Third was 9/11 and the backlash against Muslims (and anyone who even looked like a Muslim to ignorant rednecks like Sikhs) in the country. Now things moved from merely feeling passionate about foreign affairs and relatively minor domestic issues to a much stronger feeling of being under siege by growing societal racism and official government persecution under the Patriot Act. I don't want to paint this too starkly, life is still good here and neighbors are mostly very nice, but tension and racism has grown and been fostered by the Bush Administration, and this has created further cohesiveness among Muslim and Arab Americans and strengthened their advocacy groups.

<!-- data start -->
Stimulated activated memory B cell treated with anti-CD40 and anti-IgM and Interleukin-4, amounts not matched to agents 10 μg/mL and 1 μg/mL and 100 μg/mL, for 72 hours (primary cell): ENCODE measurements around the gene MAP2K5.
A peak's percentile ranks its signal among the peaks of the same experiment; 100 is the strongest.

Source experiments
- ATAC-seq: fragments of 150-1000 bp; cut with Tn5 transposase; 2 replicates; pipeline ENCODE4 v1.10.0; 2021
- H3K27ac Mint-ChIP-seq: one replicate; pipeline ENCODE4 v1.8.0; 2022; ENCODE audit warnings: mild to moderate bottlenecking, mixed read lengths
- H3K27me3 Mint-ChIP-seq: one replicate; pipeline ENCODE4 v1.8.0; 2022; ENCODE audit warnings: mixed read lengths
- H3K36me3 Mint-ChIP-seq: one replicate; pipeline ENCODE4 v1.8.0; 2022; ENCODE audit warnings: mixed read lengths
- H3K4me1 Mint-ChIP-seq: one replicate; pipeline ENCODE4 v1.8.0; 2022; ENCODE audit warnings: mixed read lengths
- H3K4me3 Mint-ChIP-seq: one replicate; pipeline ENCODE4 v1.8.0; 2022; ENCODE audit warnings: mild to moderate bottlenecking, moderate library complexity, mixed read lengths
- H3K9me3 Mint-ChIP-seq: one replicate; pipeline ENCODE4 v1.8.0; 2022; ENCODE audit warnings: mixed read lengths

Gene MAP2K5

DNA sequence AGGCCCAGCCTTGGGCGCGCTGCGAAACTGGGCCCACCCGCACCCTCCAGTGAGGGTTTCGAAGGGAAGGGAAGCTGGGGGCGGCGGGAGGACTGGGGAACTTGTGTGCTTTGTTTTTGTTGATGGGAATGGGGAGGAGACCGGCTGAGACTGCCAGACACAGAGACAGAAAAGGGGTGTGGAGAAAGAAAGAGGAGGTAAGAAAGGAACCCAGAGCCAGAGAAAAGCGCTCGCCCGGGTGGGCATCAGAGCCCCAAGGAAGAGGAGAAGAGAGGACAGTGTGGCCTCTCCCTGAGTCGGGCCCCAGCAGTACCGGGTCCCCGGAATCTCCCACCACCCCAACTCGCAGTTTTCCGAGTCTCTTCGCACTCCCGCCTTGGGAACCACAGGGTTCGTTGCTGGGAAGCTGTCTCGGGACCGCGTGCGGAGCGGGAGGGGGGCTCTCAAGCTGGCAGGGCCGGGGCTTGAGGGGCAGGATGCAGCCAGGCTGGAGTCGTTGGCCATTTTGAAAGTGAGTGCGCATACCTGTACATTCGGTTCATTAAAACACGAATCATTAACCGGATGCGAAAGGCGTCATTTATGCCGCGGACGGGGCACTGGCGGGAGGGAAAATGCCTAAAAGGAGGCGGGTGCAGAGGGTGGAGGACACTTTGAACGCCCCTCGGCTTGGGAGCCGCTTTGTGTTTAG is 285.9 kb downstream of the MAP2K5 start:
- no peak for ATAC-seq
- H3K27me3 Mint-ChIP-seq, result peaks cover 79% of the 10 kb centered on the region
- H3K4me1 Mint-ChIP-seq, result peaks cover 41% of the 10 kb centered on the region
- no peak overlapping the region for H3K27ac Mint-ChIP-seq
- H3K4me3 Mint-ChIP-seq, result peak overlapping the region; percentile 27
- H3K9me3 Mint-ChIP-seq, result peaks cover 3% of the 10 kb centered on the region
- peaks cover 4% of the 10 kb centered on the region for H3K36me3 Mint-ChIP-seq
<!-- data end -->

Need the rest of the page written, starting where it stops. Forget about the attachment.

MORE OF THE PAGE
And finally of course the Iraq war which simply ramped up all of the above trends. None of this is monolithic, there are plenty of exceptions, but the trends seem clear. The result is a community that is under greater stress, but that is responding with greater cohesiveness and strength. It is annoying and unjust that folks who are Muslim or Arab (or look like them) in the States should face many of the growing number of indignities they do, but I think some positive responses are coming amidst the negatives too. Traditional organizations like CAIR have a higher profile among Americans, moves by American Muslims are watched more closely back in Muslim countries (witness the whole female prayer thing), and new strains of religious thought and cross-cultural identity are being forged by American Muslims much as European Muslims have been in the limelight doing for some time now.